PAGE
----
While listening to the BBC broadcast of Choral Evensong, I am reminded of my days at the Patterson School for Boys in Happy Valley, North Carolina. It was a boy’s school run by the Episcopal Diocese of Western North Carolina and also by a headmaster named George Wiese or “Cap’” as he was popularly known. “Cap” because he had been a captain in the Salvation Army Corps, a necessarily protestant organization. Since my days at Patterson I have aligned myself with the Oxford Movement in the Church of England, a return to catholic thought and practices, i.e., what is known as “High Church” or "smells and bells". I am not going to discuss religion here, but rather my days in that beautiful valley so long ago.
Patterson School was nestled at the foot of a small mountain range just across from the Yadkin River, where, incidentally, I encountered my first cottonmouth water moccasin while swimming. It was my last swim in uncharted waters where I could not see the bottom. Patterson was a typical boys’ school in the mid-20th century south. Most boys were there because of some problem at home. They were either delinquents, misfits or idiots. Sometimes all three. I was there to escape an alcoholic father and his cold, mean second wife. And I was glad of the refuge the school provided. Yes, I was “glad when they said unto me, we will go unto prep school.” My translation!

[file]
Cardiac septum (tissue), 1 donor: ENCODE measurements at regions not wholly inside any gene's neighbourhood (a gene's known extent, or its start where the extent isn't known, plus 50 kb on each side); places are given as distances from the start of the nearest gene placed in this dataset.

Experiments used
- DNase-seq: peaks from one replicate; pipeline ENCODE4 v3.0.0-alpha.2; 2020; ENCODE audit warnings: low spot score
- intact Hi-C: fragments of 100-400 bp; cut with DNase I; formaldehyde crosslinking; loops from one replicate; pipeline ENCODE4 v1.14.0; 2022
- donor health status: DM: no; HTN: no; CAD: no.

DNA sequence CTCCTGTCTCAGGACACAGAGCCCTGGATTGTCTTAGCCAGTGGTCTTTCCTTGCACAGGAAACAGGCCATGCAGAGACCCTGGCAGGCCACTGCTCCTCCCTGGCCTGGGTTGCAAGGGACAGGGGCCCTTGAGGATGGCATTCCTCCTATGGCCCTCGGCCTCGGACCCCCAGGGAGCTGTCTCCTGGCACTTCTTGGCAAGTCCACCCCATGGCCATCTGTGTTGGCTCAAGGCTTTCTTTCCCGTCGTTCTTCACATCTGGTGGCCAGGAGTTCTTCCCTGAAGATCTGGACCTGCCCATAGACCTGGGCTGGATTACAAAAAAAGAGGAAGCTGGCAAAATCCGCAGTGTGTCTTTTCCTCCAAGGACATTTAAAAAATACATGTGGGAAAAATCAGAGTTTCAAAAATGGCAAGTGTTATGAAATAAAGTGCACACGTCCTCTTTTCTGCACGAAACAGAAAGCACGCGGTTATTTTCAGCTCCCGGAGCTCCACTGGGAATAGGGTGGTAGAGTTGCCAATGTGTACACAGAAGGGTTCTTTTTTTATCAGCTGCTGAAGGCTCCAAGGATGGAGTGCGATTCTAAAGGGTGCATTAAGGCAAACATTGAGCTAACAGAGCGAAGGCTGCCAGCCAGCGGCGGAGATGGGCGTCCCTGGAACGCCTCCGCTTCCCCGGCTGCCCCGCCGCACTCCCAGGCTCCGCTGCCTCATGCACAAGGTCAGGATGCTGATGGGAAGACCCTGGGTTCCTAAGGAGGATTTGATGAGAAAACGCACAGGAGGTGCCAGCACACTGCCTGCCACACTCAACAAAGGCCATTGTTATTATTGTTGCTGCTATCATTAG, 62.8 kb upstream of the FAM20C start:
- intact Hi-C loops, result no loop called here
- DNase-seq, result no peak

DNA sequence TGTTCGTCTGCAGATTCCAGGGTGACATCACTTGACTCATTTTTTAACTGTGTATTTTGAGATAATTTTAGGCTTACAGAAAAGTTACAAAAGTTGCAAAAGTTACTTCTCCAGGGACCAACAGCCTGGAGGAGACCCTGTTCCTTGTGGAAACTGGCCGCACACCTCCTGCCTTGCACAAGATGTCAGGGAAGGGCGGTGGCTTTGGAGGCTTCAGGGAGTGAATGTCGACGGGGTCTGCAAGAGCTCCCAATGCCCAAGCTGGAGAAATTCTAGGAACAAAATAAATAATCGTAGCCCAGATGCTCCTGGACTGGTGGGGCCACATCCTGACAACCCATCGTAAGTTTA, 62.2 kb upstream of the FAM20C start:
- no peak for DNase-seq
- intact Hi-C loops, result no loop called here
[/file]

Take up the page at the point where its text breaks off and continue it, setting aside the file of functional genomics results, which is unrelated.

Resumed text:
My principal happiness came from the fact that it was a church school. I love church, mostly because that’s where you find pipe organs and music. Usually pipe organs, but sometimes electronic horrors. But most important, I just love church and ritual and the King James English. So the 1926 Book of Common Prayer, originally written in the 16th century by Mr. Thomas Cranmer, Archbishop of Canterbury under Henry VIII and later burned as a heretic by Mary I, became my daily friend and ritual at Patterson School.